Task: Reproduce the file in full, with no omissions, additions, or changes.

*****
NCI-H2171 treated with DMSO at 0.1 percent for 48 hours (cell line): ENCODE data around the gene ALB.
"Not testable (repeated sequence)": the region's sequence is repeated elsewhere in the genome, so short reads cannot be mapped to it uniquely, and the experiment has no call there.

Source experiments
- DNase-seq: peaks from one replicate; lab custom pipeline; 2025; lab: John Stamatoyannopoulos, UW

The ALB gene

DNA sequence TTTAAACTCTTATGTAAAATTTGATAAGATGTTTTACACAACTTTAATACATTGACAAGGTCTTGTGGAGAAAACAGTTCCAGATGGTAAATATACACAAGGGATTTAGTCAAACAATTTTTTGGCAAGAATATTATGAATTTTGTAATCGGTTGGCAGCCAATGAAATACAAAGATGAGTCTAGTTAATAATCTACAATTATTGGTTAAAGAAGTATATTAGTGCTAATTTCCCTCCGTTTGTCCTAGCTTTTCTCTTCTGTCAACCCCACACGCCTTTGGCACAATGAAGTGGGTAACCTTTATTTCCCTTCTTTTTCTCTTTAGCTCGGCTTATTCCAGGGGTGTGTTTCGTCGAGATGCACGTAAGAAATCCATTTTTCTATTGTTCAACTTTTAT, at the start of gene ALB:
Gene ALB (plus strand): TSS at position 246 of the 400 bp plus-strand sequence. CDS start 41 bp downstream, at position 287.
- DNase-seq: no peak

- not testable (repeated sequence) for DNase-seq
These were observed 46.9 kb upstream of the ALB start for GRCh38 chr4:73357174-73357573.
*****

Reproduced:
NCI-H2171 treated with DMSO at 0.1 percent for 48 hours (cell line): ENCODE data around the gene ALB.
"Not testable (repeated sequence)": the region's sequence is repeated elsewhere in the genome, so short reads cannot be mapped to it uniquely, and the experiment has no call there.

Source experiments
- DNase-seq: peaks from one replicate; lab custom pipeline; 2025; lab: John Stamatoyannopoulos, UW

The ALB gene

DNA sequence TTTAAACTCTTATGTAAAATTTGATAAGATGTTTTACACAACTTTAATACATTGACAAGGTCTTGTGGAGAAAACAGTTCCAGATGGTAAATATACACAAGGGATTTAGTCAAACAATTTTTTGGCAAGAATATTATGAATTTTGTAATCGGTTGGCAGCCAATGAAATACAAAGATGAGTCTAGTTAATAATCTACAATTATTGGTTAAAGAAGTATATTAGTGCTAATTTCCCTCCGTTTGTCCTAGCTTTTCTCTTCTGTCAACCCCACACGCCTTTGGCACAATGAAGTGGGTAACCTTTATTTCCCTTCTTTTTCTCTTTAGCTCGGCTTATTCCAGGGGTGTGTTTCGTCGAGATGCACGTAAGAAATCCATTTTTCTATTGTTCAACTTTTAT, at the start of gene ALB:
Gene ALB (plus strand): TSS at position 246 of the 400 bp plus-strand sequence. CDS start 41 bp downstream, at position 287.
- DNase-seq: no peak

- not testable (repeated sequence) for DNase-seq
These were observed 46.9 kb upstream of the ALB start for GRCh38 chr4:73357174-73357573.